Dementia is typically a mental disorder that causes a person’s memory to deteriorate over time. While this is more commonly a genetic disorder that is passed down from one generation to the next (if your parents or grandparents suffered from dementia you are at greater risk), there are external factors that can bring about dementia. Alcohol, for example, is one external variable that, when introduced to the body, can eventually lead to what is known as alcoholic dementia. Some are more susceptible to this kind of disorder than others. However, whatever your family background, if you are currently experiencing problems with your memory and are abusing alcohol, now is as good of a time to stop as there ever will be.
What Causes Alcoholic Dementia
This is a situation that is brought about due to excessive drinking. Typically the excessive drinking needs to take place over the course of years. Slowly, the alcohol alters the way your brain permanently functions, which leads to the loss of certain memories and the struggle to maintain new ones.
Alcoholic dementia can lead to problems developing new cognitive skills, or learning in general. Often (although not always), alcoholic dementia can lead to the development of Wernicke-Korsakoff Syndrome (which in itself is two different disorders). When this happens it causes damage to several parts of the brain, including the hypothalamus and thalamus. These are the areas of the brain dedicated to forming new memories. Due to this, when the areas are damaged you’ll struggle to remember anything from new events, names dates to driving directions or even how to perform basic tasks.
Symptoms Of Alcoholic Dementia
There are several symptoms you need to keep an eye out for. If you’re struggling to remember and people are constantly reminding you then it might already be a sign that you are suffering from some memory loss issues. Other symptoms to be on the lookout for include:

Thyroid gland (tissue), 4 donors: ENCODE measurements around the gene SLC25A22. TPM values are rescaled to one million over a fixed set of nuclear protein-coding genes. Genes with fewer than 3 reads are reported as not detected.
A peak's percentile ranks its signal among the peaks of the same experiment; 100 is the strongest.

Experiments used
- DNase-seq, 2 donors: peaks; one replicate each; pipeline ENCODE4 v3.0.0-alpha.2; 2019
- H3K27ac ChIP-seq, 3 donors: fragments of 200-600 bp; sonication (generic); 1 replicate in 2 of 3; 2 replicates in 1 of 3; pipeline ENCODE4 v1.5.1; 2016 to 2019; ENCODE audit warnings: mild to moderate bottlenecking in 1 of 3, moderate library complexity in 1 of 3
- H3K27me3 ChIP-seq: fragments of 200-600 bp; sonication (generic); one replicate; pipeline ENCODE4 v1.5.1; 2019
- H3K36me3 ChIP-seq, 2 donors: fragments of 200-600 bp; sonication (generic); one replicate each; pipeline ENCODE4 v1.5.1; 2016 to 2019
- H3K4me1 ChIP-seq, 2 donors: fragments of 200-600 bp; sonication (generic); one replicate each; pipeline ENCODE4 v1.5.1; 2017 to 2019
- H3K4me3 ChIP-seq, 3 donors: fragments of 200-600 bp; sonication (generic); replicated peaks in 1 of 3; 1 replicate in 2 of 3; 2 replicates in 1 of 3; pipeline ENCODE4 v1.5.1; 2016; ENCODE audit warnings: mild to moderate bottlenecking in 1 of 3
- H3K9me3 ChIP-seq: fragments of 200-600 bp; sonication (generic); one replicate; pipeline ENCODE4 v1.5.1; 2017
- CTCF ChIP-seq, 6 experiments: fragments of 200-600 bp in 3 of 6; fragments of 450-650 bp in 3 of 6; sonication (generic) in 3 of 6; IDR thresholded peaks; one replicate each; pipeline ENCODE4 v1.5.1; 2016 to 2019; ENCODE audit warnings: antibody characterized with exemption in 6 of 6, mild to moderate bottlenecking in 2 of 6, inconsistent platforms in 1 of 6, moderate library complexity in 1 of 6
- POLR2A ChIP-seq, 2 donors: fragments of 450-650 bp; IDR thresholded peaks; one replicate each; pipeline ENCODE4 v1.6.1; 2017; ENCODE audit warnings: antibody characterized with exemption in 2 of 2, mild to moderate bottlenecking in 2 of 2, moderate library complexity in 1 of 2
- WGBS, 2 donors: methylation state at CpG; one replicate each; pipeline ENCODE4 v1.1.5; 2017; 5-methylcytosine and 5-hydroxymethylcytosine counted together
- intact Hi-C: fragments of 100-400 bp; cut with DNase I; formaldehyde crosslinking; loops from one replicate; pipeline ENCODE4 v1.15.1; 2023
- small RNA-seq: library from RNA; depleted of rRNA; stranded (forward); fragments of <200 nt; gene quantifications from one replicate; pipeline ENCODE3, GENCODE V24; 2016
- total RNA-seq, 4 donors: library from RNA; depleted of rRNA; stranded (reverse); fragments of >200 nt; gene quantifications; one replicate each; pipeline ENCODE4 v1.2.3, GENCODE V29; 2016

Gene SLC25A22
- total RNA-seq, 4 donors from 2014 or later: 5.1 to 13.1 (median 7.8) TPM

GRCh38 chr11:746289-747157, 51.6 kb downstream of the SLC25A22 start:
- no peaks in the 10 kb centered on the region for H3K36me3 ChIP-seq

- Double vision
- Drooping eyelids
- Loss of muscle coordination
- Abnormal eye movements (such as your eyes shifting back and forth)
- Making up stories because you can’t remember the true story
Further Problems Stemming From Alcoholic Dementia
If you continue on with your current alcohol consumption even after the demonstrated signs of possible alcoholic dementia you put yourself at greater risk for other problems as well. Some of the issues you might suffer from, in addition to alcohol-fueled dementia, include:
- A shortened life span
- Permanent loss of certain thinking skills
- Greater chance of injuring yourself due to falling
- Problems with social interactions
- Permanent alcoholic neuropathy
- Permanent loss of memory.
Several secondary issues can enhance your dementia. These are other health problems that, when combined with alcohol, will lead to more serious health conditions. Some of these secondary issues that will enhance your alcohol dementia include:
- Kidney dialysis
- Weight loss surgery
- Chronic infections
All of this is an indicator that you need to do what you can to stop drinking and take back your health.
Seek Help With Alcohol Addiction
There are plenty of reasons why you should pursue a life of sobriety. It improves the overall quality of your health. You’ll spend less time feeling hungover with more time to enjoy time with friends and family. You’ll save money, and you’ll avoid some of the alcohol-related illnesses that stem from extensive alcohol consumption, including alcoholic dementia. One of the best ways to successfully transition into a life of sobriety is with the help of a caring rehab center. At Oceanfront Recovery, that is exactly what you have access to. The knowledgable, helpful staff, is here for you. All you need to do is take the next step and give Oceanfront Recovery a call at (877) 279-1777 today.